I agree, i’ve never seen these financial challenges being done to know what it’s like to be poor or “slum it”. I see people do them, like you, as a way to get in touch with their financial side and their wants vs needs, as well as take inventory of what their money is going to and adjust the financial sails for their future based on what theyve learned. Maybe this is something the author sees in their own feed, but i’ve never known anyone to do these challenges for more shallow, insta-worthy reasons!

  • Anon

    The only argument I can see is that if you have a long enough moratorium it allows you to reset your expectations and think more mindfully about your triggers for wasteful spending.

    ETA: but, yeah, publicizing it on social media is kind of gross.

    • Winterlight

      I agree, if it’s helpful for you then it’s a good thing. Bragging about it is ooky.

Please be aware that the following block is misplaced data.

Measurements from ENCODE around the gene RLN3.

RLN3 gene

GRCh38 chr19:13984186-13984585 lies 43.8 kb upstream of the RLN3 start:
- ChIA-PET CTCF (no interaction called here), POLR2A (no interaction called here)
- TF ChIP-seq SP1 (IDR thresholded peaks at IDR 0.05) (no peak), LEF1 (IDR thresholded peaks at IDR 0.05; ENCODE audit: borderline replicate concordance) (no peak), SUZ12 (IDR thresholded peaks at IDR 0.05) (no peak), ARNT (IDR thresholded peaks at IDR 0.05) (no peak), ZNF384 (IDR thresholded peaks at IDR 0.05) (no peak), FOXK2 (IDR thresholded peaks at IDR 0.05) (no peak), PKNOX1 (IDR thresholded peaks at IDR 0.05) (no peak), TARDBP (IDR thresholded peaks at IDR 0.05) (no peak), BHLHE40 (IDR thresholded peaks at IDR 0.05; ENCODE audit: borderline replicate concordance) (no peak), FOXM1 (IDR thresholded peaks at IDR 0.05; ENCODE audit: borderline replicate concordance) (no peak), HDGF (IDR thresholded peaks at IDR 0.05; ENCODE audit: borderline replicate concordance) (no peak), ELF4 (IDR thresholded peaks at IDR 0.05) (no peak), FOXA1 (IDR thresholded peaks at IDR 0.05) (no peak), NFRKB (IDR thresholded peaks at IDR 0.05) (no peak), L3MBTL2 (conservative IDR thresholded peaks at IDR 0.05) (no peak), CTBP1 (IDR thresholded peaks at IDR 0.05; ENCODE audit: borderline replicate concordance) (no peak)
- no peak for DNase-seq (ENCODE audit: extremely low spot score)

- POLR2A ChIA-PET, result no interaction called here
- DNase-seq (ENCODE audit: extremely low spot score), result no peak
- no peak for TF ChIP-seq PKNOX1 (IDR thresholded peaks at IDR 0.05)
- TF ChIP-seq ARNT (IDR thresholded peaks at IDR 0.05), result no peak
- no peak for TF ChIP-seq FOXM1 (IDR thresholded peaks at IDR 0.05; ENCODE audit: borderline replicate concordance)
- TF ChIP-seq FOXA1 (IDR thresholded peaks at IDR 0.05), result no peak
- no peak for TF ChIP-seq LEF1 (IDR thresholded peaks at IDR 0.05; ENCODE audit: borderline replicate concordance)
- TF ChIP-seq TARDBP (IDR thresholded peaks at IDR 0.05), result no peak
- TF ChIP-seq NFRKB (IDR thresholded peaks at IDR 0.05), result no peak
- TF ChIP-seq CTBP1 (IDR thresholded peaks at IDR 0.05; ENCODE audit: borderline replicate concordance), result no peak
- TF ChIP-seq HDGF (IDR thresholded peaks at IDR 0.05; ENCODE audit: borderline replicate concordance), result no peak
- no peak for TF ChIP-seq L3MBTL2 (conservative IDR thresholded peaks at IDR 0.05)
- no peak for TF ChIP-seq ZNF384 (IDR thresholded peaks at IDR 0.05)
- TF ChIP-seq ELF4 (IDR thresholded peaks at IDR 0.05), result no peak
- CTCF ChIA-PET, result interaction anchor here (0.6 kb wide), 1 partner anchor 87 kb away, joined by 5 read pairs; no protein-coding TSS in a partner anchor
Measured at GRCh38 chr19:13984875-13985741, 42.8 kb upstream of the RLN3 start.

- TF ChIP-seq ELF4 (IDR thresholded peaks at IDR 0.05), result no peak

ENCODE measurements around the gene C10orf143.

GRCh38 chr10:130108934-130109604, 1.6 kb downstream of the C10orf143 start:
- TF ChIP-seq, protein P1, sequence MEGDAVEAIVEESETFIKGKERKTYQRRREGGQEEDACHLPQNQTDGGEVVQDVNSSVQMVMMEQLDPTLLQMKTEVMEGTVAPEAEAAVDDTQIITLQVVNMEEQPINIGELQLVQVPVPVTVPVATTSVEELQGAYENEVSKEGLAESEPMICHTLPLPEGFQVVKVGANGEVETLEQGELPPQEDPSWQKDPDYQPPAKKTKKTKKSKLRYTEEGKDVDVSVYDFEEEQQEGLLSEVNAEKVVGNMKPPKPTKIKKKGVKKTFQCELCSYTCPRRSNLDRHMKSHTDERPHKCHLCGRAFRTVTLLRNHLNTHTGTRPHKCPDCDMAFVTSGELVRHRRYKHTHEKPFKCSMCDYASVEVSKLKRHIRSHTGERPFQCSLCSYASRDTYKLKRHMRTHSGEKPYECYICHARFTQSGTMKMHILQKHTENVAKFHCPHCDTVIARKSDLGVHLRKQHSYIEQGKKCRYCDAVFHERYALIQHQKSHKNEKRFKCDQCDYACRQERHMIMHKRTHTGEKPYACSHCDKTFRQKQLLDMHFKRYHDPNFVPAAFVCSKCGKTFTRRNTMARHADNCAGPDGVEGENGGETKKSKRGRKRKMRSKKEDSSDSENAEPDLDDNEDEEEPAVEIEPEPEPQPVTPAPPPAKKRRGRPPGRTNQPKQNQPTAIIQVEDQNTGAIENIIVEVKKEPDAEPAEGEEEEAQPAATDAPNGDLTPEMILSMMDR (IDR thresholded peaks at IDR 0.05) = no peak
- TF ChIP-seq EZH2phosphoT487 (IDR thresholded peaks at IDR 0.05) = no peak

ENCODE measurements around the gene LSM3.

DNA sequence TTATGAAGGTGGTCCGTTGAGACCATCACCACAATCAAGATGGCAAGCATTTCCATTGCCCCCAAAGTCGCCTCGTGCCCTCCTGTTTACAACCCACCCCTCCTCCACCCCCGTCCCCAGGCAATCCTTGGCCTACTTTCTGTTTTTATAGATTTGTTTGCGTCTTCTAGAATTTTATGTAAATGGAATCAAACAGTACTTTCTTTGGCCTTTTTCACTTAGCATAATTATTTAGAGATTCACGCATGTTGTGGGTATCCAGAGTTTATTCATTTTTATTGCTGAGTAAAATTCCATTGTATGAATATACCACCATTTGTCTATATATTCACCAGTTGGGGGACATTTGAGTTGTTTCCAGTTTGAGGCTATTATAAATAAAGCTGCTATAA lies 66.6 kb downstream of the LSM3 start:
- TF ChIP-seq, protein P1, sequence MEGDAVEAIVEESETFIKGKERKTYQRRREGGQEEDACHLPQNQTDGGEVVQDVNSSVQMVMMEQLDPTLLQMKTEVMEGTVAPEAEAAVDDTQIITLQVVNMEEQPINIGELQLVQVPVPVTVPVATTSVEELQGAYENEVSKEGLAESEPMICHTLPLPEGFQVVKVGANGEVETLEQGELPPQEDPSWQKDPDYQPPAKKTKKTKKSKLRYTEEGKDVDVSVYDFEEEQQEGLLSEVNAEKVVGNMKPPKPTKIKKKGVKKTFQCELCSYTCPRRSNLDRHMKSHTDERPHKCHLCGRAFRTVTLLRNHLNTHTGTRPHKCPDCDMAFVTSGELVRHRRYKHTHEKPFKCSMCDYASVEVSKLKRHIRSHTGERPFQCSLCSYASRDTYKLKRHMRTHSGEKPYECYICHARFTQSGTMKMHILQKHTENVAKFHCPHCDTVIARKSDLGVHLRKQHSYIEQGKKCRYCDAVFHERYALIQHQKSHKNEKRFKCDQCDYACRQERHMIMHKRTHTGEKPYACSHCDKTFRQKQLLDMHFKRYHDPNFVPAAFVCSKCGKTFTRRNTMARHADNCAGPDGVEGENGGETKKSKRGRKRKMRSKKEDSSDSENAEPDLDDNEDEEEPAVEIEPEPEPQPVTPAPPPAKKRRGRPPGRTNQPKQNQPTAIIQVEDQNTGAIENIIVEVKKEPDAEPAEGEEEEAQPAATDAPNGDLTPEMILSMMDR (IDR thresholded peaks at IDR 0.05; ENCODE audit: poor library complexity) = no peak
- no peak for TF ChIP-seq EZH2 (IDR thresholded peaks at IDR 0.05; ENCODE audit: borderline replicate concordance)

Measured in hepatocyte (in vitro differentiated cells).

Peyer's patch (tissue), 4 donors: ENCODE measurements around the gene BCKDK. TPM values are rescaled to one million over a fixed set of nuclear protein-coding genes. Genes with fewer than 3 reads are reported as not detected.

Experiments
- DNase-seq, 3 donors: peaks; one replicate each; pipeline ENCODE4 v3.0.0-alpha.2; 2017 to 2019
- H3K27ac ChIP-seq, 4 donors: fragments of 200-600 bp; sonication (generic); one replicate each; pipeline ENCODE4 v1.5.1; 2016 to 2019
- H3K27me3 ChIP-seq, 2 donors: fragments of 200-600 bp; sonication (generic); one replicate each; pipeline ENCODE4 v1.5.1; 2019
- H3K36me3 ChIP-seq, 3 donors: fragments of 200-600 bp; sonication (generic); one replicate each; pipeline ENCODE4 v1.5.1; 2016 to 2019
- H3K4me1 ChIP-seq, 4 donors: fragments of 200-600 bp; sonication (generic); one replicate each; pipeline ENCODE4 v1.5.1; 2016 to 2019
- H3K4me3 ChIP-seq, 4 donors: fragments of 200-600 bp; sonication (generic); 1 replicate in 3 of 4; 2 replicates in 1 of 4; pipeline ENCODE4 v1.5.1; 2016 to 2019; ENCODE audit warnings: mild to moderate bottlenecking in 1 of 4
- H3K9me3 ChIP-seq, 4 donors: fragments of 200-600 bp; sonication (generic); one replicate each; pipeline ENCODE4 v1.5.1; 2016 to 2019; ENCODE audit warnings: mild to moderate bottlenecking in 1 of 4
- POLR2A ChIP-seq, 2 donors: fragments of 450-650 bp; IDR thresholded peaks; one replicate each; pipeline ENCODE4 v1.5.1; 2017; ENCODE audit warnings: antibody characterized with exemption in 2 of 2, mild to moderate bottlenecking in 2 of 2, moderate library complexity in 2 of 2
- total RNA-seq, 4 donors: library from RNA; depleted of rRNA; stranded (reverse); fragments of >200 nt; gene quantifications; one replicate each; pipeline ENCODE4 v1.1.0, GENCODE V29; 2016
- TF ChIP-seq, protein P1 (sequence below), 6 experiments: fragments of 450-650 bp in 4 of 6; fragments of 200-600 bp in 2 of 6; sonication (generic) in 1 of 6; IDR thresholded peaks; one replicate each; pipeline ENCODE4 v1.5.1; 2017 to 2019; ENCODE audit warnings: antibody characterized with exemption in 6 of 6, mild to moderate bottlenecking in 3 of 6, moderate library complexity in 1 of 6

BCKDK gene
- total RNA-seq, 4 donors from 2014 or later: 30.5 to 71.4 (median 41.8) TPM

• nell

    “The issue I have with a 30-day spending freeze is the same one I have with volunteerism. Which, in my mind, is when unqualified college students going to economically-depressed areas to build churches, or spend six hours reading to children because it looks nice on their Instagram.”

    Wait, what? This is a bizarre idea and pretty offensive to the many, many people who power the nonprofit and public sectors with their volunteer hours. My organization certainly could not function without our volunteers, many of whom have been with us for years. I’ve been a literacy tutor with the same student for two years, and have lots of friends who do Big Brother Big Sister over many years, not just a two week project in college.
    Further, this is real and tangible *work* that is worth $184 billion dollars every year. That’s billion with a b. Meals on Wheels? After school programs? Community improvement projects? Red Cross disaster response? All things that you as a taxpayer would pay for if volunteers didn’t do those jobs. Volunteerism is a very real and very essential force in our society and our economy.